Similarly, the lack of an annual or even frequent conference dedicated to PBS (comparable to those that exist for other Romantic writers) has prompted the decision to organise this event for 2017. Excitingly it is now, in the first part of the 21st century, that the most detailed comprehensive editions of PBS’s works are in production (The Complete Poetry of Percy Bysshe Shelley ed. Donald Reiman, Neil Fraistat and Nora Crook is already well advanced, with Vol VII published soon, and The Poems of Shelley ed. Kelvin Everest, G. M. Matthews, Michael Rossington and Jack Donovan is nearing completion).
Previous conferences at Gregynog in 1978, 1980, and 1992 and the Percy Shelley Bicentennial Conference in New York in 1992 have provided a wonderful legacy for future Shelleyan academics, and it is in the spirit of these events that we will present The Shelley Conference 2017. We include MWS in this new conference, as she also does not have her own regular academic event. However, the recent conference ‘Beyond Frankenstein’s Shadow’ (Nancy, France, 2016) focused specifically on MWS, and the emphasis placed on her work at the ‘Summer of 1816’ conference (Sheffield, 2016) indicated that her role on the main stage of Romanticism is increasingly appreciated.
It is for these reasons that the ‘Shelley’ of the conference title is left ambiguous. The Shelleys are increasingly seen as a collaborative literary partnership, and modern criticism reinforces the importance of reading their works in parallel. The nuances of this, however, are far from simple, and this statement does not imply there is anything like a sense of either consistent ‘unity’ or ‘conflict’ when considering the Shelleys’ literary relationship. This is the kind of issue which will be explored at The Shelley Conference 2017.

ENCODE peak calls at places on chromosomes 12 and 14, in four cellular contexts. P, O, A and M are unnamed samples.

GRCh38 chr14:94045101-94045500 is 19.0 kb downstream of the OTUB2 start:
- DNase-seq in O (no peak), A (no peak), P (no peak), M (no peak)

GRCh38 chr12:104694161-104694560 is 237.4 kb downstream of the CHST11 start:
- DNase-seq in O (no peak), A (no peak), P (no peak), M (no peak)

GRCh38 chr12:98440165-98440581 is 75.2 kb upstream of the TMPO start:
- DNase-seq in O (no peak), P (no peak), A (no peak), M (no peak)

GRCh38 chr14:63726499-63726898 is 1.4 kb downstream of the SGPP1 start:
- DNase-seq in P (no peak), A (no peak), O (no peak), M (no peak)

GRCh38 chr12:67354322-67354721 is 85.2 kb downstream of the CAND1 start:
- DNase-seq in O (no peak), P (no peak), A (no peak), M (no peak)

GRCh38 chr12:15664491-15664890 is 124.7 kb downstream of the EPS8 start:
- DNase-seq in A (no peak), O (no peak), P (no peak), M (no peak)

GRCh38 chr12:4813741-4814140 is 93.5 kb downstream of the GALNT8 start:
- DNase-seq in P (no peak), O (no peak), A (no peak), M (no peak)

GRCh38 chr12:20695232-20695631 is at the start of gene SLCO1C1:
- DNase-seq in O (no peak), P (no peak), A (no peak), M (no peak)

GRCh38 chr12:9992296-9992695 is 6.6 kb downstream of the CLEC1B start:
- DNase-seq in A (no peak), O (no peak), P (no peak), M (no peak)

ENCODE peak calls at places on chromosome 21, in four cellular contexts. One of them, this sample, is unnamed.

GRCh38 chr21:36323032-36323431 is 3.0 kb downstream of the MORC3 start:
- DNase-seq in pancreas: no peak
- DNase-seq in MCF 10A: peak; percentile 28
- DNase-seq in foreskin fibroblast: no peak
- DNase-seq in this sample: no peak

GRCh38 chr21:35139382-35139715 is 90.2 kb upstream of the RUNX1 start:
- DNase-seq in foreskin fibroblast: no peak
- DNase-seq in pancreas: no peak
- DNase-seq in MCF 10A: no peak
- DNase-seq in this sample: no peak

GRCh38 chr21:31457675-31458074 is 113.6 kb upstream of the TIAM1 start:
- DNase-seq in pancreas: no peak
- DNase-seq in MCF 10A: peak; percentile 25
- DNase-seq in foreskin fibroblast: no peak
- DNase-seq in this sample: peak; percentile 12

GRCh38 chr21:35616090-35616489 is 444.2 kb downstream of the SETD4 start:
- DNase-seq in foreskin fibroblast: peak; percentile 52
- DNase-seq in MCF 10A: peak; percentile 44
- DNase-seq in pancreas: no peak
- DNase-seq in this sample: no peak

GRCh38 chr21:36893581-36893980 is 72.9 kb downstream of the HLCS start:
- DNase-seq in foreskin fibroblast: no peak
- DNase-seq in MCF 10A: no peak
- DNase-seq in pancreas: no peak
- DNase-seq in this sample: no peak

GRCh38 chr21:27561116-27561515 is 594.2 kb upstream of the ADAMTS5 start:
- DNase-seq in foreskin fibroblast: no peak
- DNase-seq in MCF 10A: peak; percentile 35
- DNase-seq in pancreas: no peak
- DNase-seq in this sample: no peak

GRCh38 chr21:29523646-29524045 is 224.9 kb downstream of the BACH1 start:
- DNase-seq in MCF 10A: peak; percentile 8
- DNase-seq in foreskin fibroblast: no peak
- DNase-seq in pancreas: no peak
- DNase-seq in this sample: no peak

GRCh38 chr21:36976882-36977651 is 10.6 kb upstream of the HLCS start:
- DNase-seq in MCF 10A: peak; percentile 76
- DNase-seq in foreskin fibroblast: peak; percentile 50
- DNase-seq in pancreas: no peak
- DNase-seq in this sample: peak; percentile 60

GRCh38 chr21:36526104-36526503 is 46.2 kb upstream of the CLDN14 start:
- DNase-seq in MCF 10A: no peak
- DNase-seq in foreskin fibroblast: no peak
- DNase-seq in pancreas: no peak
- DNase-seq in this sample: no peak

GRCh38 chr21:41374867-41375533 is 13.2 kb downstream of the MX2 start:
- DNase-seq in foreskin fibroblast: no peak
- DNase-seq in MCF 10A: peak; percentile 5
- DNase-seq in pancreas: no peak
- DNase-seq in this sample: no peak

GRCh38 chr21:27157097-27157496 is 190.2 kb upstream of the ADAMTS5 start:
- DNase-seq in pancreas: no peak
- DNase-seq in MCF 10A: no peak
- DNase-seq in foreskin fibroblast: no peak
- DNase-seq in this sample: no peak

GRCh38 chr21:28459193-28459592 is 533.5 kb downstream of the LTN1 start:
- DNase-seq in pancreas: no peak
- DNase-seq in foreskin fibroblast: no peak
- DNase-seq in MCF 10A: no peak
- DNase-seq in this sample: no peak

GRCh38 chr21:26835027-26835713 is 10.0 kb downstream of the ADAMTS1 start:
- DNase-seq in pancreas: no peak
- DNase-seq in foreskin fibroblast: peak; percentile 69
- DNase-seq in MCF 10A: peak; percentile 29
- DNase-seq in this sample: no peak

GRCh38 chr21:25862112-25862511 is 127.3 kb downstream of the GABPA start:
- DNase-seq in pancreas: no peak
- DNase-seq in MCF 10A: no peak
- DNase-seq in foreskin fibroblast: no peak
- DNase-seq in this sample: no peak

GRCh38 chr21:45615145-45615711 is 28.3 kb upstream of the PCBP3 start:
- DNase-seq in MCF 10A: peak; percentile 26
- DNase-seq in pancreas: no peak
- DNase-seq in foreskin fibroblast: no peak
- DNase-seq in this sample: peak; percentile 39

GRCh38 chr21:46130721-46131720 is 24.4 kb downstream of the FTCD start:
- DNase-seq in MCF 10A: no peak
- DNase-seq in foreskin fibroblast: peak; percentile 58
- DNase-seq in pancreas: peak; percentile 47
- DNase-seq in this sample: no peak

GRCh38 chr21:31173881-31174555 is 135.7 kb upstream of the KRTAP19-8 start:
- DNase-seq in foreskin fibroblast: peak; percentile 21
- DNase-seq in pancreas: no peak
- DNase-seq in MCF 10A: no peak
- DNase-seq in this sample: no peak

The conference organisers request abstracts of 200 words for 20-minute papers, sent to email@example.com before 1st April 2017. Papers can be on any aspect of the work of PBS or MWS (or both). The conference particularly welcomes papers that consider the task of editing Shelley, and/or examination of the manuscripts of PBS and MWS. Other topics can include, but are not limited to:
- Works by PBS or MWS written or published in 1817 (e.g. the jointly authored History of a Six Weeks’ Tour including ‘Mont Blanc’)
- Shelleyan philosophy
- PBS’s lyrics/lyric art
- MWS’s posthumous editing of PBS
- PBS’s prose works
- MWS’s novels after Frankenstein
- The 1816 Geneva Summer
- The Shelleys & place (Italy, London…)
- The Shelleys’ influences
- The critical history of the Shelleys
- The Shelleys’ translations
- The Shelleys and genre
- The collaboration of PBS and MWS
- Literary communities: Shelley and his circle
Prof. Kelvin Everest (University of Liverpool)
Prof. Michael Rossington (Newcastle University)
 Michael Rossington, ‘Editing Shelley’ in The Oxford Handbook to Percy Bysshe Shelley ed. Michael O’Neill, Anthony Howe and Madeleine Callaghan (Oxford: OUP, 2013) p. 645.
 The Complete Poetry of Percy Bysshe Shelley ed. Donald Reiman, Neil Fraistat and Nora Crook (Baltimore: Johns Hopkins UP. 3 vols to date. 2000, 2004, 2012) and The Poems of Shelley ed. Kelvin Everest, G. M. Matthews, Michael Rossington and Jack Donovan (London: Longman. 4 vols to date. 1989, 2000, 2011, 2013).